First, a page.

What Does Embedded Finance Mean for Merchants?
By Chris Alarie on Aug 11, 2022
“Embedded Finance” has received an increasing amount of attention in recent months as a new and growing aspect of the payments and fintech industries. It has direct consequences and potential uses for merchant businesses, as well. As with many ostensibly new trends, it largely involves using new technological methods to more efficiently integrate longstanding payment and finance tools and strategies.
What Is Embedded Finance?
Forbes provides a useful definition of embedded finance as tools and systems that: “embed finance and banking programs into non-financial products and services.” Often these embedded services are provided by fintech or payments providers but merchants can offer some embedded finance services as well.
The forms of embedded finance that merchants can provide to consumers include:
- Buy Now, Pay Later (BNPL) loans in which a purchase is broken into installments with the merchant essentially financing the rest of the purchase and recouping the rest through the installment payments
- Point-of-service lending in which merchants provide financing options similar to BNPL but for larger purchases
- Integrated warranty and insurance plans in which the merchant finances and fulfills the plan
- Closed loop store payment cards that function like traditional payment cards but only at the merchant’s own stores and without the involvement of card networks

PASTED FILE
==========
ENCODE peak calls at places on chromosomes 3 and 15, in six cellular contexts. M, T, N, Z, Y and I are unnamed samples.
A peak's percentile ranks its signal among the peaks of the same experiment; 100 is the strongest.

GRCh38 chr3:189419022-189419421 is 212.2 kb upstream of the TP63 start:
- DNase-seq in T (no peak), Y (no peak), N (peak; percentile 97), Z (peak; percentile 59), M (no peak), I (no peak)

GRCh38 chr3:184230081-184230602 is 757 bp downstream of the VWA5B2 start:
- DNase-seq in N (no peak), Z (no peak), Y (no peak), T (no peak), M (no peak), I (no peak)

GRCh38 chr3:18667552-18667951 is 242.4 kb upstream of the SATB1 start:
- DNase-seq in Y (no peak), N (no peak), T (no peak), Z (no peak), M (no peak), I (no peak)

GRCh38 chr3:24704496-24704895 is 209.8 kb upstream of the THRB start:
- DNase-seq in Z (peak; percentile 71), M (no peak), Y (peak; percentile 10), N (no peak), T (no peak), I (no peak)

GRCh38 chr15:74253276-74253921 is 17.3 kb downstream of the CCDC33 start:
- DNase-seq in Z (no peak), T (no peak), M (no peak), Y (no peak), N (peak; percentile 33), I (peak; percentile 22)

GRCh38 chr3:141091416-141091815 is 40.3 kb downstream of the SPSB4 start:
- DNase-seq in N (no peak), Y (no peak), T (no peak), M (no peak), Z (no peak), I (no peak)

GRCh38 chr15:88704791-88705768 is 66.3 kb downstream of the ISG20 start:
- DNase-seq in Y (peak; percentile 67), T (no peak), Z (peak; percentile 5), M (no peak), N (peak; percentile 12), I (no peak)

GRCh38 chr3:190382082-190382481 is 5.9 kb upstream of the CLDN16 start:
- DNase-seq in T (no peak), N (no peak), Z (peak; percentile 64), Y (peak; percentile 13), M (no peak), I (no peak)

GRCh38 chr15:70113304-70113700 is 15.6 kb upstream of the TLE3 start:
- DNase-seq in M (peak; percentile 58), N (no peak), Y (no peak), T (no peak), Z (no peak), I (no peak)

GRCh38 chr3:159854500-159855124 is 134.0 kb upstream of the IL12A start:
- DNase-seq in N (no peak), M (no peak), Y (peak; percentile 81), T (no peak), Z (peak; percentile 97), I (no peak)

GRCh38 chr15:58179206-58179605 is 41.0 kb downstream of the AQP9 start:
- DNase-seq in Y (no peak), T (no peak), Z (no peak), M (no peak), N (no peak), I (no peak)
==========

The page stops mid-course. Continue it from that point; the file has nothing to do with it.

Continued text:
- Loyalty programs in which a merchant keeps track of loyalty points for repeated purchases and finances either internal or external rewards
Warranties and merchant financing options are not new but embedded financing takes advantage of technological advancements to more easily allow merchants to offer these services to consumers.
Can Embedded Finance Result In Chargebacks?
Because embedded finance involves working without traditional financial institutions such as banks and card networks in order to provide financial services, there is no risk of embedded finance chargebacks for merchants. Indeed, this is one of the key benefits of embedded finance for merchants. While it is not without its risks (some of which are enumerated below), offering embedded finance options will not lead directly to chargebacks.
Embedded financing offers plenty of benefits for merchants. These may include attracting new customers who can’t or don’t want to use traditional finance options, lowering costs to consumers by eliminating banks and their fees, and building closer relationships between merchant and consumer through initiatives like loyalty programs.
But there are potential downsides for merchants to consider, as well. As with any technological change, there are upfront implementation and ongoing operational costs for merchants that choose to offer some sort of embedded financing. Merchants must weigh those costs against any potential new revenue that embedded finance options may attract. Additionally, merchants need to consider the risks inherent in expanding beyond their usual area of expertise. By engaging in financial operations, merchants are taking on the role of a financial institution without the experience, understanding of risks, and financial and reputational heft of a financial institution. There are consultants and embedded finance providers that can help manage these risks and challenges but that would add to the aforementioned operational costs.
Ultimately, embedded finance will be a valuable option for some merchants and more trouble than it is worth for others. Any merchant considering offering embedded finance options would need to weigh the costs and benefits to their business specifically before making a decision.